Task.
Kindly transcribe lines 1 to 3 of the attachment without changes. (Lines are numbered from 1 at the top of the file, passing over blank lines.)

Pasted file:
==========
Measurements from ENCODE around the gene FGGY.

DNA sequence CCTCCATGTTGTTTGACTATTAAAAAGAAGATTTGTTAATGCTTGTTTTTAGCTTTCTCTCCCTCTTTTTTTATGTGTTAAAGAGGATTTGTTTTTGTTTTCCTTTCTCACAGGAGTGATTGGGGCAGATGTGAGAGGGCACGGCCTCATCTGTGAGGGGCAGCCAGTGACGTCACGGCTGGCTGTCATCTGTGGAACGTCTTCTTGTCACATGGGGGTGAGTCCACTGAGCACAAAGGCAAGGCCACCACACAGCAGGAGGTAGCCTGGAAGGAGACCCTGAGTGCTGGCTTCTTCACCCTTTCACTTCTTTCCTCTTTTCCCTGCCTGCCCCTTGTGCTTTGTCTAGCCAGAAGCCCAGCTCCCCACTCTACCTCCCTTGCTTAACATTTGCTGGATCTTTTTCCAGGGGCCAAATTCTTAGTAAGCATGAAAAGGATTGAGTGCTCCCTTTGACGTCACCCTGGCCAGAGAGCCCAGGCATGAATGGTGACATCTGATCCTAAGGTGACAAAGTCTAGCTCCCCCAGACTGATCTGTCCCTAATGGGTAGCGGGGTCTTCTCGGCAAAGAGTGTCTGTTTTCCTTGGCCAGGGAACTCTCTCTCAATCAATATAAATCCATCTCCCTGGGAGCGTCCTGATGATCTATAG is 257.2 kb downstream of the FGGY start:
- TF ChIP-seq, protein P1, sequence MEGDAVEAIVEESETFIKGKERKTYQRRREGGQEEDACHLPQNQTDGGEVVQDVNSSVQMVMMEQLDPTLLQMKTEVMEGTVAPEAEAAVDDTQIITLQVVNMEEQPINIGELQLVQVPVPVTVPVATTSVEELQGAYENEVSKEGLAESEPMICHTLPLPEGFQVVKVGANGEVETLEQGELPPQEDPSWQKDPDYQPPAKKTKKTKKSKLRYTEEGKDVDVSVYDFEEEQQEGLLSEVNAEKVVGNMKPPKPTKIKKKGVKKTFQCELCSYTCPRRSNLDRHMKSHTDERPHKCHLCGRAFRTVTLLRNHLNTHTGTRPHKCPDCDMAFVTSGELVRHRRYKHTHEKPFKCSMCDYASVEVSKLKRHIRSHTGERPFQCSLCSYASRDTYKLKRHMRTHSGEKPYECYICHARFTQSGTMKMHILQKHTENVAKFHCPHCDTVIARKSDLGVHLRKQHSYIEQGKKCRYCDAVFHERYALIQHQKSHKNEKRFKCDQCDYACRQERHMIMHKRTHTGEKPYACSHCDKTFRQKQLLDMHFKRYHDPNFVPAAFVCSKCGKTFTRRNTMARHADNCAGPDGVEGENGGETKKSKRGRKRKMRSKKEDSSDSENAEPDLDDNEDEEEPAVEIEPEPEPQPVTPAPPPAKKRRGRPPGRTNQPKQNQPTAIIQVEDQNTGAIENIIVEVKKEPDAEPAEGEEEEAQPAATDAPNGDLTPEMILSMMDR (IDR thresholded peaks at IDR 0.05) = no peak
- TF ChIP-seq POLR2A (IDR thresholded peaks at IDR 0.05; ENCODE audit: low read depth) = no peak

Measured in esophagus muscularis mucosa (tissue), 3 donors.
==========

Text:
Measurements from ENCODE around the gene FGGY.

DNA sequence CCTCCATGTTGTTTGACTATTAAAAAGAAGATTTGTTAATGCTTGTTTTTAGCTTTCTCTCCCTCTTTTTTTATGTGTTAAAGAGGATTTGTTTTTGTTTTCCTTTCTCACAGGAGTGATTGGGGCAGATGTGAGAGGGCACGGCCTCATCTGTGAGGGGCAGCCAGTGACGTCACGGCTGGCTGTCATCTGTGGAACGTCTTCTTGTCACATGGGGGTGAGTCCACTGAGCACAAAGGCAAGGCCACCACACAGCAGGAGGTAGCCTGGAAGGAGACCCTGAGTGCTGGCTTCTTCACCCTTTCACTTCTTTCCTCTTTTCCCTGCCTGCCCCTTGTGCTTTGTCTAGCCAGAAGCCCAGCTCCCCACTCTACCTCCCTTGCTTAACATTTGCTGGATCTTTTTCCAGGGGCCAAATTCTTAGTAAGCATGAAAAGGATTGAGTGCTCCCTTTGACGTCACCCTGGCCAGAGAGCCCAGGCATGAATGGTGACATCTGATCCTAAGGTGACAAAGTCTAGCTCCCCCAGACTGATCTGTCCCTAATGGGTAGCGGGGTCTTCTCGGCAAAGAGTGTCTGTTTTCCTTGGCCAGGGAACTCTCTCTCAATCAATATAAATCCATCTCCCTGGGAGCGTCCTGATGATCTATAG is 257.2 kb downstream of the FGGY start:
- TF ChIP-seq, protein P1, sequence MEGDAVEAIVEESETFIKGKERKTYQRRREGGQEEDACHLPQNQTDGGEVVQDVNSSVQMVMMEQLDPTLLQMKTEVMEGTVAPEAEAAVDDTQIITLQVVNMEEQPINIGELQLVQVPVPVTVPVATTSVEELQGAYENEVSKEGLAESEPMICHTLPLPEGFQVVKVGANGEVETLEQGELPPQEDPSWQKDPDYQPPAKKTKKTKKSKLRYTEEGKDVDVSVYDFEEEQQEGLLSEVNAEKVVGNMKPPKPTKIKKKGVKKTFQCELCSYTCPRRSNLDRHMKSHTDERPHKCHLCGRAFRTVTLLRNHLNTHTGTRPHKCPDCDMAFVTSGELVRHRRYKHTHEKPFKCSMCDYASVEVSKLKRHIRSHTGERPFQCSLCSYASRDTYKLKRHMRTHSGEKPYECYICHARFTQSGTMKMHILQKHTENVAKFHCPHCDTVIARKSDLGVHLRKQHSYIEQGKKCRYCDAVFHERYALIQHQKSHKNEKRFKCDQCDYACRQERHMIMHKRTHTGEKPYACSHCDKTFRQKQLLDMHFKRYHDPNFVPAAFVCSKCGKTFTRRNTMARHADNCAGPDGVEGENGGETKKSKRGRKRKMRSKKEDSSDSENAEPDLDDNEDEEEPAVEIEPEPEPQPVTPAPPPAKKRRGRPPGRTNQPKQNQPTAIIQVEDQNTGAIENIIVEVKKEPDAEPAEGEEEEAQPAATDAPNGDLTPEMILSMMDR (IDR thresholded peaks at IDR 0.05) = no peak